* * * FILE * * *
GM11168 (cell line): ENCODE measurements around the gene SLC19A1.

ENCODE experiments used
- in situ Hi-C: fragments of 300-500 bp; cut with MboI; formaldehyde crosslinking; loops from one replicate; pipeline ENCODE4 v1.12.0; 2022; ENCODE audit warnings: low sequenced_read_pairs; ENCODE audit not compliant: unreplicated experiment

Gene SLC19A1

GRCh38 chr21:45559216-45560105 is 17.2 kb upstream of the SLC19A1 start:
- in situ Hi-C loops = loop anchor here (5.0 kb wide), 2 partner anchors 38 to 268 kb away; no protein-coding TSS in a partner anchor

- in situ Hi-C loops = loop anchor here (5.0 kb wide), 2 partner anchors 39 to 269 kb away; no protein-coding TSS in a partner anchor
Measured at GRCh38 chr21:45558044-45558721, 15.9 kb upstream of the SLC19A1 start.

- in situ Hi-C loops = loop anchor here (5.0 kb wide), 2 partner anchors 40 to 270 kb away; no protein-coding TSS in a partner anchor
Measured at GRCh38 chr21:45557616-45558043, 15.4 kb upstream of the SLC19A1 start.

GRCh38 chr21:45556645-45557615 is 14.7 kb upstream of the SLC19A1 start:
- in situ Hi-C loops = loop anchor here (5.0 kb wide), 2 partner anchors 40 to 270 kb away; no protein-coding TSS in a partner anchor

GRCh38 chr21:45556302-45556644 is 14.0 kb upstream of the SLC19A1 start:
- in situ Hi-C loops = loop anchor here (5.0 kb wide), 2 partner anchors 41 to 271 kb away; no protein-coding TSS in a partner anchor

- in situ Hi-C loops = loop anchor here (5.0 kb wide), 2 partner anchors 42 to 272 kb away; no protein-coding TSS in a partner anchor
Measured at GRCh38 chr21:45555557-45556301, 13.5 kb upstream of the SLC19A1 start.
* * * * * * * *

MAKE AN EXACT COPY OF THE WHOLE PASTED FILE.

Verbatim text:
GM11168 (cell line): ENCODE measurements around the gene SLC19A1.

ENCODE experiments used
- in situ Hi-C: fragments of 300-500 bp; cut with MboI; formaldehyde crosslinking; loops from one replicate; pipeline ENCODE4 v1.12.0; 2022; ENCODE audit warnings: low sequenced_read_pairs; ENCODE audit not compliant: unreplicated experiment

Gene SLC19A1

GRCh38 chr21:45559216-45560105 is 17.2 kb upstream of the SLC19A1 start:
- in situ Hi-C loops = loop anchor here (5.0 kb wide), 2 partner anchors 38 to 268 kb away; no protein-coding TSS in a partner anchor

- in situ Hi-C loops = loop anchor here (5.0 kb wide), 2 partner anchors 39 to 269 kb away; no protein-coding TSS in a partner anchor
Measured at GRCh38 chr21:45558044-45558721, 15.9 kb upstream of the SLC19A1 start.

- in situ Hi-C loops = loop anchor here (5.0 kb wide), 2 partner anchors 40 to 270 kb away; no protein-coding TSS in a partner anchor
Measured at GRCh38 chr21:45557616-45558043, 15.4 kb upstream of the SLC19A1 start.

GRCh38 chr21:45556645-45557615 is 14.7 kb upstream of the SLC19A1 start:
- in situ Hi-C loops = loop anchor here (5.0 kb wide), 2 partner anchors 40 to 270 kb away; no protein-coding TSS in a partner anchor

GRCh38 chr21:45556302-45556644 is 14.0 kb upstream of the SLC19A1 start:
- in situ Hi-C loops = loop anchor here (5.0 kb wide), 2 partner anchors 41 to 271 kb away; no protein-coding TSS in a partner anchor

- in situ Hi-C loops = loop anchor here (5.0 kb wide), 2 partner anchors 42 to 272 kb away; no protein-coding TSS in a partner anchor
Measured at GRCh38 chr21:45555557-45556301, 13.5 kb upstream of the SLC19A1 start.